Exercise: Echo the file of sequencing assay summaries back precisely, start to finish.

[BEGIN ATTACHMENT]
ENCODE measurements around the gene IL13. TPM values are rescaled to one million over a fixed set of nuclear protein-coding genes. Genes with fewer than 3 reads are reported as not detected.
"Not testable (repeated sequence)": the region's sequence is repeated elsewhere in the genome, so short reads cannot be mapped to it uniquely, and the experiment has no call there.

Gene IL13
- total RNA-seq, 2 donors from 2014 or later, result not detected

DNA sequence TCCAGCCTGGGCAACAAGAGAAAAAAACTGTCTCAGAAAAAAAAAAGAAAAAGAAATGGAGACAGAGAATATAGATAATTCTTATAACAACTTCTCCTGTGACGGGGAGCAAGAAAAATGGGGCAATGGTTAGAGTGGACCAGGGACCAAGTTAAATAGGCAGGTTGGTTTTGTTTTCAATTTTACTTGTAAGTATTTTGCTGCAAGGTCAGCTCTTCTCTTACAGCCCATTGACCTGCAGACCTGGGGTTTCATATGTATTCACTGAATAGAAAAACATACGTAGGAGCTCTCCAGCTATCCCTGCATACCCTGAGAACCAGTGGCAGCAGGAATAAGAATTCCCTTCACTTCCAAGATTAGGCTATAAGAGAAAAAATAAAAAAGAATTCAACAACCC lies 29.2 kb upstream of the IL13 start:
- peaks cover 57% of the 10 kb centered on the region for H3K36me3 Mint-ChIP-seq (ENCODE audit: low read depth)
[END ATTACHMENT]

ENCODE measurements around the gene IL13. TPM values are rescaled to one million over a fixed set of nuclear protein-coding genes. Genes with fewer than 3 reads are reported as not detected.
"Not testable (repeated sequence)": the region's sequence is repeated elsewhere in the genome, so short reads cannot be mapped to it uniquely, and the experiment has no call there.

Gene IL13
- total RNA-seq, 2 donors from 2014 or later, result not detected

DNA sequence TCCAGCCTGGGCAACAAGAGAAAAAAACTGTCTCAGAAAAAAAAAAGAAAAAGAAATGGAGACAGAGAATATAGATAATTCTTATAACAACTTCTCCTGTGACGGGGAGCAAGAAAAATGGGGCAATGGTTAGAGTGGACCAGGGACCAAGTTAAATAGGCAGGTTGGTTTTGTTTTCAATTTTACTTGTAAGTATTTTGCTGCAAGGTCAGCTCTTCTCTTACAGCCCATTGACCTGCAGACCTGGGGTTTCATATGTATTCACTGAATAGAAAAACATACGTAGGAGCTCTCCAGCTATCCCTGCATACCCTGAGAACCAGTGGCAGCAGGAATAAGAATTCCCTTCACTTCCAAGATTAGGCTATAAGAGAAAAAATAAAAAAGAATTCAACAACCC lies 29.2 kb upstream of the IL13 start:
- peaks cover 57% of the 10 kb centered on the region for H3K36me3 Mint-ChIP-seq (ENCODE audit: low read depth)